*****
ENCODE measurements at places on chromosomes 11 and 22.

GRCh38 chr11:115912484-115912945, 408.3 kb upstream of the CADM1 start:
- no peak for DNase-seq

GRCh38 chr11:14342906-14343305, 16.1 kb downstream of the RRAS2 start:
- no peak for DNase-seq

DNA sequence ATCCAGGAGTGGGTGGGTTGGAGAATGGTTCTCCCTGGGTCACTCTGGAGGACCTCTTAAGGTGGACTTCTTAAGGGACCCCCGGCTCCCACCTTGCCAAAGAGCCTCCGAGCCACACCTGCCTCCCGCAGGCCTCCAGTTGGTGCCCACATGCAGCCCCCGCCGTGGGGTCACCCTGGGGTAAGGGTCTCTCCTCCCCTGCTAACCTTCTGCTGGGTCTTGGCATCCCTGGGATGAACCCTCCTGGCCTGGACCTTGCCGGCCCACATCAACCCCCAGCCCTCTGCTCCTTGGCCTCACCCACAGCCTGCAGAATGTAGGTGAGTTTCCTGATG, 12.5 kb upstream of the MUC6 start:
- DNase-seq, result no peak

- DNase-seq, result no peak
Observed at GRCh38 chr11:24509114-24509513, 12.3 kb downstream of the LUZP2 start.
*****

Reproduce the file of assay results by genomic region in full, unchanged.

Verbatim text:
ENCODE measurements at places on chromosomes 11 and 22.

GRCh38 chr11:115912484-115912945, 408.3 kb upstream of the CADM1 start:
- no peak for DNase-seq

GRCh38 chr11:14342906-14343305, 16.1 kb downstream of the RRAS2 start:
- no peak for DNase-seq

DNA sequence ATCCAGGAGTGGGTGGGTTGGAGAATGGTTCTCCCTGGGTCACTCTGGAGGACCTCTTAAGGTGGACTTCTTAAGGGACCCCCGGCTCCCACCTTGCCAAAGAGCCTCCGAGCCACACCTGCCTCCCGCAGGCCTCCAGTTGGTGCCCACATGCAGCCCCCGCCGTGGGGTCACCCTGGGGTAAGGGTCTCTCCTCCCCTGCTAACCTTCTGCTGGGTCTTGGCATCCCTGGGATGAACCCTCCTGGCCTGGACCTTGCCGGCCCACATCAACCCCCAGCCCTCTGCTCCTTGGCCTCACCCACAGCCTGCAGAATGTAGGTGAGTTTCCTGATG, 12.5 kb upstream of the MUC6 start:
- DNase-seq, result no peak

- DNase-seq, result no peak
Observed at GRCh38 chr11:24509114-24509513, 12.3 kb downstream of the LUZP2 start.